This sounds like a simple idea, but let me describe for you my mindset.  I have a room in my home dedicated as my home office.  When I am in that room, I am in there for one purpose only: to accomplish ‘work tasks’.  After a bit of practice of this habit, I now get in the “working mood” just when I walk into the room.  My mind knows that good stuff will be accomplished once I sit down.

This also has the side-benefit of ‘training my family’ that when Daddy is in his office, he’s working and we should leave him alone.  Not that I want to be an office hermit, but this bit of training can grant me several hours at a time of uninterrupted work.  In a home with two young daughters, this can be a welcome retreat.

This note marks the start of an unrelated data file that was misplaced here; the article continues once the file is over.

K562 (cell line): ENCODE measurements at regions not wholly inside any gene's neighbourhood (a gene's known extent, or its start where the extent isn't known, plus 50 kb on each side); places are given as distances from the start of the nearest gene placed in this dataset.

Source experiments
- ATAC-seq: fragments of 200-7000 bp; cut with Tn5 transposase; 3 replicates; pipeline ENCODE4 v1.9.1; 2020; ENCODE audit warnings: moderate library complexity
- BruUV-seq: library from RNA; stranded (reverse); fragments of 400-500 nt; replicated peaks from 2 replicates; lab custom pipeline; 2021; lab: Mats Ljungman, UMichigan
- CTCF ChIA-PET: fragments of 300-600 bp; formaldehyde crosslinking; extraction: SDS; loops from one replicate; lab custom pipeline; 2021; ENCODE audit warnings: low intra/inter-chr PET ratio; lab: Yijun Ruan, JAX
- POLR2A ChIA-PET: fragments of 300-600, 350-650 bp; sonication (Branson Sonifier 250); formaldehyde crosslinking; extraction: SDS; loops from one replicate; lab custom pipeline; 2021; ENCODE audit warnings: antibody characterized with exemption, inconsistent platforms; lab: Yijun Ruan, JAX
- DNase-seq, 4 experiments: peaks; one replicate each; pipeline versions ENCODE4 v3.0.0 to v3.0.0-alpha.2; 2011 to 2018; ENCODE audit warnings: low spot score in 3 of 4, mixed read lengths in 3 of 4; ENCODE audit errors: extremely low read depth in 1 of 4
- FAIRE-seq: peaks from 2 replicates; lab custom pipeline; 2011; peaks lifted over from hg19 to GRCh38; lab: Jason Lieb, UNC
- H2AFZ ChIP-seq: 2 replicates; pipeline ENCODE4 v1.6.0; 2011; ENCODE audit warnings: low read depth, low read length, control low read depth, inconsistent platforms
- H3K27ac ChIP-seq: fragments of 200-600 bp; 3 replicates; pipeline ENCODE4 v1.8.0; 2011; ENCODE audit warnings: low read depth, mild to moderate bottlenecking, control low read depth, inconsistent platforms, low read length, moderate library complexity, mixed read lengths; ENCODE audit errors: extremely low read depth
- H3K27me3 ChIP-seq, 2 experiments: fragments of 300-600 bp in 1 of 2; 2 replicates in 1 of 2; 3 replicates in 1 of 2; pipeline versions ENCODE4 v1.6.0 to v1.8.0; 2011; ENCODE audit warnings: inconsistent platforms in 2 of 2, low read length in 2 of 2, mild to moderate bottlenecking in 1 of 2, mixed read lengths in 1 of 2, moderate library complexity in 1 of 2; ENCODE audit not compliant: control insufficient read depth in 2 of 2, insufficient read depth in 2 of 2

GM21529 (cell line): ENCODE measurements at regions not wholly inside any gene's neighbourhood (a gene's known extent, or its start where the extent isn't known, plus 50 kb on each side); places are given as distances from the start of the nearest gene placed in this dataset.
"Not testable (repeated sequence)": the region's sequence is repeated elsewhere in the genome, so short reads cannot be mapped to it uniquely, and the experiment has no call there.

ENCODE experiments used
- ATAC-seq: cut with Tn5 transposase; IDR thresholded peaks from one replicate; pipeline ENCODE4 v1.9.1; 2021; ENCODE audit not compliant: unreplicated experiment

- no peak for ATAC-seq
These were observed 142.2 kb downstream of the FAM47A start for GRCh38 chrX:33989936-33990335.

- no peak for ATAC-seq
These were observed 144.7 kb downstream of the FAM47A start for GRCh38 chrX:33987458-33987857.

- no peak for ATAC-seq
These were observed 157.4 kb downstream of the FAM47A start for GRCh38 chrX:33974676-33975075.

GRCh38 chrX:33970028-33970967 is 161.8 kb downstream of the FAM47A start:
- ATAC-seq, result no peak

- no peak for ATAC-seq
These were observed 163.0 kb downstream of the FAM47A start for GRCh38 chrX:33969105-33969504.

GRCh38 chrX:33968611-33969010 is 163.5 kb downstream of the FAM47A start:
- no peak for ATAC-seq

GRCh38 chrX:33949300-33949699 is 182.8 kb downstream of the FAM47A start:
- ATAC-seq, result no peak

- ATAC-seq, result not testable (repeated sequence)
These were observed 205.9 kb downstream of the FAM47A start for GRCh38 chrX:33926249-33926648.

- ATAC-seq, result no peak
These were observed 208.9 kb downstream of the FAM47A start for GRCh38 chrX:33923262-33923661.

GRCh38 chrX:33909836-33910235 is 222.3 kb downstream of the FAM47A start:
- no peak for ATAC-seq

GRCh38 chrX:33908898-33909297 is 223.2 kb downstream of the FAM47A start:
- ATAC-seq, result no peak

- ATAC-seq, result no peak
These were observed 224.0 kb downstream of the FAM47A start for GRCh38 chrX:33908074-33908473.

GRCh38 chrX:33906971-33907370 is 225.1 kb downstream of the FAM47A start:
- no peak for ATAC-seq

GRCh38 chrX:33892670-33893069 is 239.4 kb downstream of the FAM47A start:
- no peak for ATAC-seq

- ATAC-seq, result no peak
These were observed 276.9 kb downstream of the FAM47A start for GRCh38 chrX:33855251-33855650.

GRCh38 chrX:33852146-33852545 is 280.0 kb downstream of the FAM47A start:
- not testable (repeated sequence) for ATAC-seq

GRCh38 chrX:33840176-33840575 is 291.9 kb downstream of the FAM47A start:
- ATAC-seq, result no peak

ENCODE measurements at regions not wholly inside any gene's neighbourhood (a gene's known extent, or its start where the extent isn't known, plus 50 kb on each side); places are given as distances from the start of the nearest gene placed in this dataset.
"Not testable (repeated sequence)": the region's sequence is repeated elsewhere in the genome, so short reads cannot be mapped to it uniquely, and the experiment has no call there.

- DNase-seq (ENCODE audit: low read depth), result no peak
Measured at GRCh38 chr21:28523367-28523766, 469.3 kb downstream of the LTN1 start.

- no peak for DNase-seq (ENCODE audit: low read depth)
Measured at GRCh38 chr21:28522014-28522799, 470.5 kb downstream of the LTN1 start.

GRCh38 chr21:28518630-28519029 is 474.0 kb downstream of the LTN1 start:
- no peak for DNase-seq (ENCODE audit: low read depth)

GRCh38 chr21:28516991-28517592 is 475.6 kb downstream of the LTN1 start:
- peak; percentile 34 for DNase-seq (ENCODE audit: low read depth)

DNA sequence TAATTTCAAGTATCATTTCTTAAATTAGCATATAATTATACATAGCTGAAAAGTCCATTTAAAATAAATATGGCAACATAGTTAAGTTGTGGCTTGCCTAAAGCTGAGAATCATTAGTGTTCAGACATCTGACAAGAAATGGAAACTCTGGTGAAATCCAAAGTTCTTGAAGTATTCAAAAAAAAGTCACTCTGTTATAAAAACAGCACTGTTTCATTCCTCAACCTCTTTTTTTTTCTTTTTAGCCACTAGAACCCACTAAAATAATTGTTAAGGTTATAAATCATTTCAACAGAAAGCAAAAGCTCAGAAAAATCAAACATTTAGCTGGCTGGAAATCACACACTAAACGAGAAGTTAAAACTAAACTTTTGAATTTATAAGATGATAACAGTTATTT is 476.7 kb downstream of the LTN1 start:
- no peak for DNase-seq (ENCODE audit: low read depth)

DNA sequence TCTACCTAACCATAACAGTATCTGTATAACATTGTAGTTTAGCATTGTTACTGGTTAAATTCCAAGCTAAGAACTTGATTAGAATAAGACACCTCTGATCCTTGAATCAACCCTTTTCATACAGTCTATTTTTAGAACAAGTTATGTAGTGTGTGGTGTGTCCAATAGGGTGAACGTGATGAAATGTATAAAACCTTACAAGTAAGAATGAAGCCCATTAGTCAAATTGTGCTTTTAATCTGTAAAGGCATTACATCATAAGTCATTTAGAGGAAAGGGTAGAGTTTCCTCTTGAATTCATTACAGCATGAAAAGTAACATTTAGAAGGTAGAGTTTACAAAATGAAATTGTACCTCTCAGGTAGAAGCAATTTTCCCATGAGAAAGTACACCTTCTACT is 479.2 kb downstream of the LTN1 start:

3. Get in “The Zone”

If you’ve ever been there, you know what I’m talking about.  “The Zone” or “Flow” as psychologists call it can be intoxicating.  This is when your mind is fully immersed in a task and everything around you just falls away as unimportant.  You’ll exit the zone and find out that five to ten hours have gone by and you haven’t eaten or been to the restroom in that time.

In the film The Social Network, they refer to this phenomena again and again as being “wired in”.  The coders in the movie are oblivious to what’s going on around them and solely focused on their code:

This is, how programers should be working

For me, when I am analyzing some source code to better understand it, I start to enter this mindset.  I’ll move further into it as I begin to write code and see the fruits of my progress.  When I need to wait for a compilation or other process to complete, I’ll grab a Rubik’s cube and solve it while sitting at my desk.  I can usually complete a cube in less than two or three minutes, and this has been an effective tool to keep my mind active.